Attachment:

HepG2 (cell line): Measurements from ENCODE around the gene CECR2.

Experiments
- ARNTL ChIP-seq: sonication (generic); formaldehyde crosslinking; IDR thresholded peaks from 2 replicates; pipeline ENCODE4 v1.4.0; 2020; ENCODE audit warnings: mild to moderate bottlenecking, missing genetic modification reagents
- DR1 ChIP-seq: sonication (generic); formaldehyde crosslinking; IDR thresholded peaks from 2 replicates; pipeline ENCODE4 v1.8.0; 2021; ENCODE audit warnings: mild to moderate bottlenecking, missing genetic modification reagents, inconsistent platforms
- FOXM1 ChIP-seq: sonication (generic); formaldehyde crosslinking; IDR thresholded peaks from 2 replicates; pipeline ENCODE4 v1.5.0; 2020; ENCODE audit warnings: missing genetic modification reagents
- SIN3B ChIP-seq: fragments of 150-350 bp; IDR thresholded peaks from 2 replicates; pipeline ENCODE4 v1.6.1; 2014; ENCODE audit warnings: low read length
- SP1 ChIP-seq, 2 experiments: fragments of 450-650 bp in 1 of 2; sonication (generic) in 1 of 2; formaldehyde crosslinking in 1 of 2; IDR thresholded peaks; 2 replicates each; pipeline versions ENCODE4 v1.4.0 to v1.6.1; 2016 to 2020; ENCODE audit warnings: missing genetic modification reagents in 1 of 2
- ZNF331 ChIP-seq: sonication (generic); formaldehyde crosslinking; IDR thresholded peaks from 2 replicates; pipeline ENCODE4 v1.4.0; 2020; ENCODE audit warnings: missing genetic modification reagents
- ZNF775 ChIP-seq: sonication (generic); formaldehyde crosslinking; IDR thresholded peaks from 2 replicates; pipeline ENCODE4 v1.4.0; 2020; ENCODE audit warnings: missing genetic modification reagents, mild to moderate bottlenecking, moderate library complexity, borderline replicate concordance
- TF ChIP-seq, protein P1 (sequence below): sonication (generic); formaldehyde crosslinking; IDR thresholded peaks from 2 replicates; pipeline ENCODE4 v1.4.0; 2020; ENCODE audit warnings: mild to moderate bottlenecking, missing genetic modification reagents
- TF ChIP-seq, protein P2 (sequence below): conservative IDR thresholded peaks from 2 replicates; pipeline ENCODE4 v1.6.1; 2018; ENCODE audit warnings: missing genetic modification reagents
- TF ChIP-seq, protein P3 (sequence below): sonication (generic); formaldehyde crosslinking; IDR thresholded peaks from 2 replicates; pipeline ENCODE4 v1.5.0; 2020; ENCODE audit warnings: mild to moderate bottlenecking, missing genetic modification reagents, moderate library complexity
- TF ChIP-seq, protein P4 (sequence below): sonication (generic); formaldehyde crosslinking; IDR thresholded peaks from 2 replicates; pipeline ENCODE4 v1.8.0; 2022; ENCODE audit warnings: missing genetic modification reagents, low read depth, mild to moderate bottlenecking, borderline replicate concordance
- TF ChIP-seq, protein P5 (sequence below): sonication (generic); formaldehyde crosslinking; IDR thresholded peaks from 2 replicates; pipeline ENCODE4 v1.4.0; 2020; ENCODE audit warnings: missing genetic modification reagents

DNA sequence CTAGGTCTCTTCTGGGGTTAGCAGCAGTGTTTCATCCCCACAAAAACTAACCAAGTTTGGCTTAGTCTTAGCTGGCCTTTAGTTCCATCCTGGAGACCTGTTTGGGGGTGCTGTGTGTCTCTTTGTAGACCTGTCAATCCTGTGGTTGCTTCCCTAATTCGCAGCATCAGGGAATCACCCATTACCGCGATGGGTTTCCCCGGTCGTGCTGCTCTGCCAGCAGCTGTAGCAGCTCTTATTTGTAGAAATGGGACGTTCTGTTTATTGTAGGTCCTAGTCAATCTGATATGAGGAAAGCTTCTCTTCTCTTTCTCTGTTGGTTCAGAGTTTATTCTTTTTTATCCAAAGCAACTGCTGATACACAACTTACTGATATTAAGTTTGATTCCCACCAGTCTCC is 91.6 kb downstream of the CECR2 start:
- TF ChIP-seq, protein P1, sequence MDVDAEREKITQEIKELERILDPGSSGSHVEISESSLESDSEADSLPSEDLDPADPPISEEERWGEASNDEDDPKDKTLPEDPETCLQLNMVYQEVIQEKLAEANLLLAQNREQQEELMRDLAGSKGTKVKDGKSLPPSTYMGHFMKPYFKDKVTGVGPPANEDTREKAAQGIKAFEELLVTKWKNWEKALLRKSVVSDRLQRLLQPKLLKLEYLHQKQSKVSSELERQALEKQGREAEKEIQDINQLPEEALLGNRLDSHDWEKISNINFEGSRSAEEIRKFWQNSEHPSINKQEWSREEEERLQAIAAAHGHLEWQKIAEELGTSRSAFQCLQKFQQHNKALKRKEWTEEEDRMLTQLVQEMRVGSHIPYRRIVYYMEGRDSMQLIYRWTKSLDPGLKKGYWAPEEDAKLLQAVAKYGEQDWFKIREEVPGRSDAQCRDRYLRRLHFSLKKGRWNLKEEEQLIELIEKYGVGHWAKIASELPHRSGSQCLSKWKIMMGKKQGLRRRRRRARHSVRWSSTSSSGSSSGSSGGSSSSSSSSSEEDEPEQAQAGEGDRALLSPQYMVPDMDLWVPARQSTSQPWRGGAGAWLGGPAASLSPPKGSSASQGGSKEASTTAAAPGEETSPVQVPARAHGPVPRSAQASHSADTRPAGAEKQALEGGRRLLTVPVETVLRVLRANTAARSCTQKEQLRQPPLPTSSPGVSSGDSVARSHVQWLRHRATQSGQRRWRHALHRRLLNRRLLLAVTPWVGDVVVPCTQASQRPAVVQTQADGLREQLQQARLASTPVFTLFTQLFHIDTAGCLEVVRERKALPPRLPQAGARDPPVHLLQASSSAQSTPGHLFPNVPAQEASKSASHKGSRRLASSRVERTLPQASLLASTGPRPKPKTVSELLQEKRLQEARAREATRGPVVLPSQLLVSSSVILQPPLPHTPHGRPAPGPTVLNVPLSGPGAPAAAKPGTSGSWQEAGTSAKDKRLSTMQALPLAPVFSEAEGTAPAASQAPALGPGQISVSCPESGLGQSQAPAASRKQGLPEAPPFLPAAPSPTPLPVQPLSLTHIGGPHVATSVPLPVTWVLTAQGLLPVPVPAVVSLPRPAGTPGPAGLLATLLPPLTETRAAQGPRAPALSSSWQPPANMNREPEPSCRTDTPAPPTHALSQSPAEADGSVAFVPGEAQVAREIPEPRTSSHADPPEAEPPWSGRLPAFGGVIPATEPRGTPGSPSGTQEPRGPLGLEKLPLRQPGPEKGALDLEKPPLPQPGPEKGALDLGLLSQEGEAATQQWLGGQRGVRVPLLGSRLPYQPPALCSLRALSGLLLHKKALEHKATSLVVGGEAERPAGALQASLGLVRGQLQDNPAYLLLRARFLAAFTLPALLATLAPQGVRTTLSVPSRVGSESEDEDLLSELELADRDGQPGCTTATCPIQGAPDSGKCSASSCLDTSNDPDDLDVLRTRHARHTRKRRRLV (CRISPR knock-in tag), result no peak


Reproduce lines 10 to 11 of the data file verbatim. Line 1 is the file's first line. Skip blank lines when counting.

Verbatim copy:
- TF ChIP-seq, protein P1 (sequence below): sonication (generic); formaldehyde crosslinking; IDR thresholded peaks from 2 replicates; pipeline ENCODE4 v1.4.0; 2020; ENCODE audit warnings: mild to moderate bottlenecking, missing genetic modification reagents
- TF ChIP-seq, protein P2 (sequence below): conservative IDR thresholded peaks from 2 replicates; pipeline ENCODE4 v1.6.1; 2018; ENCODE audit warnings: missing genetic modification reagents